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J Am Soc Nephrol. 2016 Feb;27(2):543-50. doi: 10.1681/ASN.2015020152. Epub 2015 Jul 2.

Fracture Burden and Risk Factors in Childhood CKD: Results from the CKiD Cohort Study.

Author information

1
The Children's Hospital of Philadelphia, Perelman School of Medicine at the University of Pennsylvania, Philadelphia, Pennsylvania; denburgm@Email.chop.edu.
2
Weill Cornell Medical College, New York, New York;
3
Perelman School of Medicine at the University of Pennsylvania, Philadelphia, Pennsylvania;
4
Ann and Robert Lurie Children's Hospital of Chicago, Northwestern University Feinberg School of Medicine, Chicago, Illinois;
5
The Children's Hospital at Montefiore, Albert Einstein College of Medicine, Bronx, New York;
6
University of California, San Francisco School of Medicine, San Francisco, California;
7
David Geffen School of Medicine at UCLA, Los Angeles, California;
8
Children's Mercy Hospital, University of Missouri-Kansas City School of Medicine, Kansas City, Missouri; and.
9
The Children's Hospital of Philadelphia, Perelman School of Medicine at the University of Pennsylvania, Philadelphia, Pennsylvania;
10
Stanford University School of Medicine, Stanford, California.

Abstract

Childhood chronic kidney disease (CHD) poses multiple threats to bone accrual; however, the associated fracture risk is not well characterized. This prospective cohort study included 537 CKD in Children (CKiD) participants. Fracture histories were obtained at baseline, at years 1, 3, and 5 through November 1, 2009, and annually thereafter. We used Cox regression analysis of first incident fracture to evaluate potential correlates of fracture risk. At enrollment, median age was 11 years, and 16% of patients reported a prior fracture. Over a median of 3.9 years, 43 males and 24 females sustained incident fractures, corresponding to 395 (95% confidence interval [95% CI], 293-533) and 323 (95% CI, 216-481) fractures per 10,000 person-years, respectively. These rates were 2- to 3-fold higher than published general population rates. The only gender difference in fracture risk was a 2.6-fold higher risk in males aged ≥15 years (570/10,000 person-years, adjusted P=0.04). In multivariable analysis, advanced pubertal stage, greater height Z-score, difficulty walking, and higher average log-transformed parathyroid hormone level were independently associated with greater fracture risk (all P≤0.04). Phosphate binder treatment (predominantly calcium-based) was associated with lower fracture risk (hazard ratio, 0.37; 95% CI, 0.15-0.91; P=0.03). Participation in more than one team sport was associated with higher risk (hazard ratio, 4.87; 95% CI, 2.21-10.75; P<0.001). In conclusion, children with CKD have a high burden of fracture. Regarding modifiable factors, higher average parathyroid hormone level was associated with greater risk of fracture, whereas phosphate binder use was protective in this cohort.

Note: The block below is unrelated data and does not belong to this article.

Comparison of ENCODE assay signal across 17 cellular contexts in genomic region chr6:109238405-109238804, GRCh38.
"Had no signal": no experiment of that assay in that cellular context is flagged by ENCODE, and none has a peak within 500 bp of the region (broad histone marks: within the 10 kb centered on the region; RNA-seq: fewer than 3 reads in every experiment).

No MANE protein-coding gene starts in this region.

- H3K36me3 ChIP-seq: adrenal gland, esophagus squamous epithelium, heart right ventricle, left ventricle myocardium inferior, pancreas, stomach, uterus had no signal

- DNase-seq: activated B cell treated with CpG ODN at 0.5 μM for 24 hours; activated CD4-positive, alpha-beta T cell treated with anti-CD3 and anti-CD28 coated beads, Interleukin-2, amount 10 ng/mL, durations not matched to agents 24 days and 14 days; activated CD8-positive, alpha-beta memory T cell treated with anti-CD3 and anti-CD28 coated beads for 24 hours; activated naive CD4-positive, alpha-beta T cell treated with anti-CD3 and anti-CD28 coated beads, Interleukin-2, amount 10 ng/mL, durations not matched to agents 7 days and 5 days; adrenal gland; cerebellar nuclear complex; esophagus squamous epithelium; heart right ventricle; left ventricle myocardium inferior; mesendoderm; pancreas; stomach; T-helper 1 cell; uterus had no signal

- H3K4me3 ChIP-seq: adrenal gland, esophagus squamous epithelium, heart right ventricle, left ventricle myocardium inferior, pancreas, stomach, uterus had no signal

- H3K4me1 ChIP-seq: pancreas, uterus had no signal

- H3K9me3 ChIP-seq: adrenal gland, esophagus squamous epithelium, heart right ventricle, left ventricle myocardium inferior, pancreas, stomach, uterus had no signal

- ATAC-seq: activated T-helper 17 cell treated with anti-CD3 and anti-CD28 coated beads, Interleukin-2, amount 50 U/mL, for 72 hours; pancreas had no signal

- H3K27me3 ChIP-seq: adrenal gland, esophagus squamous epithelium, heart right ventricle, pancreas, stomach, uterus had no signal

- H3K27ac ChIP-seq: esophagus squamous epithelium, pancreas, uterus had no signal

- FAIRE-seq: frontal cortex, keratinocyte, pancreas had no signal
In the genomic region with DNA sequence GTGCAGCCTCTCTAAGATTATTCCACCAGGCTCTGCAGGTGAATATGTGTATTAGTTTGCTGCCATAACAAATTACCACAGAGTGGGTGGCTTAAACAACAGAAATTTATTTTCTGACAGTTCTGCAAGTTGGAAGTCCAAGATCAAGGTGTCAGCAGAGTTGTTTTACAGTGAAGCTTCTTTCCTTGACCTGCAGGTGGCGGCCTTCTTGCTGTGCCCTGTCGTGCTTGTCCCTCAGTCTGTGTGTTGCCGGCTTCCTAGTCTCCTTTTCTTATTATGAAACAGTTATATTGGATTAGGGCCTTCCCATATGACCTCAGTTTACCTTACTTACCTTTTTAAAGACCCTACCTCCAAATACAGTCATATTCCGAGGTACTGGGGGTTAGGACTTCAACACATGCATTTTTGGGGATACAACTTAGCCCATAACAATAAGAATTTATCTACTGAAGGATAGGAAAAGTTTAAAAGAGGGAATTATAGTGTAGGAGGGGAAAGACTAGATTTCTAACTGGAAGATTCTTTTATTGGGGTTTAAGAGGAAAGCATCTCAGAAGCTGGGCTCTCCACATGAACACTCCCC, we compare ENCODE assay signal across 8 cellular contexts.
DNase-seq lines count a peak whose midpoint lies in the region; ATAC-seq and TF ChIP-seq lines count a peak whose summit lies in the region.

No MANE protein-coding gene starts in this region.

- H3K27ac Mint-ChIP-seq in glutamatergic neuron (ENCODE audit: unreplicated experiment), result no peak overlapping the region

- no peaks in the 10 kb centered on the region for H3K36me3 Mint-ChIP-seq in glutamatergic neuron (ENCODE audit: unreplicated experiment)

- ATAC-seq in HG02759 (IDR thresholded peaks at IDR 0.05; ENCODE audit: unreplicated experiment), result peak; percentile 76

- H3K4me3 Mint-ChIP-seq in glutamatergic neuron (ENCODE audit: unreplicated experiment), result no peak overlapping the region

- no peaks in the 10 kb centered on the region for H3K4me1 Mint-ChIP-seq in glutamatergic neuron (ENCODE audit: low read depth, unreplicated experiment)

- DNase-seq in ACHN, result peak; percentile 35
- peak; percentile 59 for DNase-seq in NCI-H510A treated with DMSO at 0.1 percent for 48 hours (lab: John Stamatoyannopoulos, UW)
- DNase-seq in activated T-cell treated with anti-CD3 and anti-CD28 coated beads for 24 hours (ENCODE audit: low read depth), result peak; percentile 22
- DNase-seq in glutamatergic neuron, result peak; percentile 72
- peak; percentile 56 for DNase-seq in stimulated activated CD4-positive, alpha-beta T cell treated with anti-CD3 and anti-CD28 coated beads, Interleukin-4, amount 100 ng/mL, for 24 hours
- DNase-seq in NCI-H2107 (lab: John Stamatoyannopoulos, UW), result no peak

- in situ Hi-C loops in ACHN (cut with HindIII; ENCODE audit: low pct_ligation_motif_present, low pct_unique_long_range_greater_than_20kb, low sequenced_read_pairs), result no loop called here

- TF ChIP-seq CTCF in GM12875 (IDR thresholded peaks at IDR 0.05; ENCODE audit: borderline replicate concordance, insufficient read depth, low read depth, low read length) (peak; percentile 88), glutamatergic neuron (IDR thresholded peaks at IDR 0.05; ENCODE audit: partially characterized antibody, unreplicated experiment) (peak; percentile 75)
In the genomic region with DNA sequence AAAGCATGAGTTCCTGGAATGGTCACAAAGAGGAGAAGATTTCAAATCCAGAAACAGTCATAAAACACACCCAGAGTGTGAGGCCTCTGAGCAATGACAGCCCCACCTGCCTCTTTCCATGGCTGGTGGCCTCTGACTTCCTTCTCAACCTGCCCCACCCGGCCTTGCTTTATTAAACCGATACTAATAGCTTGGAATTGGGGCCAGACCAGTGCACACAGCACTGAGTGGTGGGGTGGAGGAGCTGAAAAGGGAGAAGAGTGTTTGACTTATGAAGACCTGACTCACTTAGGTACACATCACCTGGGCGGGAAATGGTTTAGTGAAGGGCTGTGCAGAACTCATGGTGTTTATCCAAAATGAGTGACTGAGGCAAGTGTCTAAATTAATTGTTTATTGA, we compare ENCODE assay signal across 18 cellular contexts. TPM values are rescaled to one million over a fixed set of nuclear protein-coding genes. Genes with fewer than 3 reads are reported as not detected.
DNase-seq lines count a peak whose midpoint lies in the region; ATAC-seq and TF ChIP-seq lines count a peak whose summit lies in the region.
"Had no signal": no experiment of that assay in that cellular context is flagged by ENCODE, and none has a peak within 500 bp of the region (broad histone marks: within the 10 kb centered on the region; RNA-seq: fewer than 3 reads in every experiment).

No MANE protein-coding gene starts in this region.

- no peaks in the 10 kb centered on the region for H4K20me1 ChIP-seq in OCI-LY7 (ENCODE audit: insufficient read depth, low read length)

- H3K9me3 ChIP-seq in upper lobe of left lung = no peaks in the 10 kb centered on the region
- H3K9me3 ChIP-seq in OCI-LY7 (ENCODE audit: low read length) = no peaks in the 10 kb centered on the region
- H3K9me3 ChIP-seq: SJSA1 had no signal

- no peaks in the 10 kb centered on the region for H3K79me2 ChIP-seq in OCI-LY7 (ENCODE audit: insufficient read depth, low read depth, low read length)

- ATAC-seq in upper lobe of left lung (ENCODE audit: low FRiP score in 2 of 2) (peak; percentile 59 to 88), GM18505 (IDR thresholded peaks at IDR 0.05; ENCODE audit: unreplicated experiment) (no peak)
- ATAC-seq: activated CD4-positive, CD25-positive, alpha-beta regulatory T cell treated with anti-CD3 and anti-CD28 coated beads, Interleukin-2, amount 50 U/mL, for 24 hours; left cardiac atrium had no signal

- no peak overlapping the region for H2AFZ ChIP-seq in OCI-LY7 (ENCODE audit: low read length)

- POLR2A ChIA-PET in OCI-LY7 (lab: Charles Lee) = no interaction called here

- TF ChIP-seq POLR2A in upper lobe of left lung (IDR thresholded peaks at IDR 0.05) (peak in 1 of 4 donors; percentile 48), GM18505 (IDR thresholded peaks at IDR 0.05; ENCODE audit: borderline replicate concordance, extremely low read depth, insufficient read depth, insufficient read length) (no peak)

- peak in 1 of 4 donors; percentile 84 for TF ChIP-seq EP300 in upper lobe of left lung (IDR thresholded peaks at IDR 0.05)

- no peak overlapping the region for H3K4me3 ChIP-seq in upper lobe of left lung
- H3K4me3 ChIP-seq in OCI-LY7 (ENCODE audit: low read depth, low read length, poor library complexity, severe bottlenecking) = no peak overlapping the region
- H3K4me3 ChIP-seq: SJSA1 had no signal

KEYWORDS:

children; chronic kidney disease; clinical epidemiology

PMID:
26139439
PMCID:
PMC4731126
DOI:
10.1681/ASN.2015020152
[Indexed for MEDLINE]
Free PMC Article

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